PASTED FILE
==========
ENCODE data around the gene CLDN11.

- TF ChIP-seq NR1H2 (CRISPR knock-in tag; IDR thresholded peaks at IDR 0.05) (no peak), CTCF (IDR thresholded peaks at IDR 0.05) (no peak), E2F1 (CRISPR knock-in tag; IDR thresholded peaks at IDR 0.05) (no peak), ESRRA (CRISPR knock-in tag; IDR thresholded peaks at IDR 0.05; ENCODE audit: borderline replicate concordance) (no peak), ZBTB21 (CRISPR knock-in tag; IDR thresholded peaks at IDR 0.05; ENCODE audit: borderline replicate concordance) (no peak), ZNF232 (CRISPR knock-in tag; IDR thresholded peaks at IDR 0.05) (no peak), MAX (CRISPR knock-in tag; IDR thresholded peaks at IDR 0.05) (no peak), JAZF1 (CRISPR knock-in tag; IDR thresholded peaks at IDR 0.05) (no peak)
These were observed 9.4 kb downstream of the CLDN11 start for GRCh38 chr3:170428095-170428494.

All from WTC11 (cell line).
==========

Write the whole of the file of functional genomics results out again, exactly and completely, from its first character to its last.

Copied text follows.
ENCODE data around the gene CLDN11.

- TF ChIP-seq NR1H2 (CRISPR knock-in tag; IDR thresholded peaks at IDR 0.05) (no peak), CTCF (IDR thresholded peaks at IDR 0.05) (no peak), E2F1 (CRISPR knock-in tag; IDR thresholded peaks at IDR 0.05) (no peak), ESRRA (CRISPR knock-in tag; IDR thresholded peaks at IDR 0.05; ENCODE audit: borderline replicate concordance) (no peak), ZBTB21 (CRISPR knock-in tag; IDR thresholded peaks at IDR 0.05; ENCODE audit: borderline replicate concordance) (no peak), ZNF232 (CRISPR knock-in tag; IDR thresholded peaks at IDR 0.05) (no peak), MAX (CRISPR knock-in tag; IDR thresholded peaks at IDR 0.05) (no peak), JAZF1 (CRISPR knock-in tag; IDR thresholded peaks at IDR 0.05) (no peak)
These were observed 9.4 kb downstream of the CLDN11 start for GRCh38 chr3:170428095-170428494.

All from WTC11 (cell line).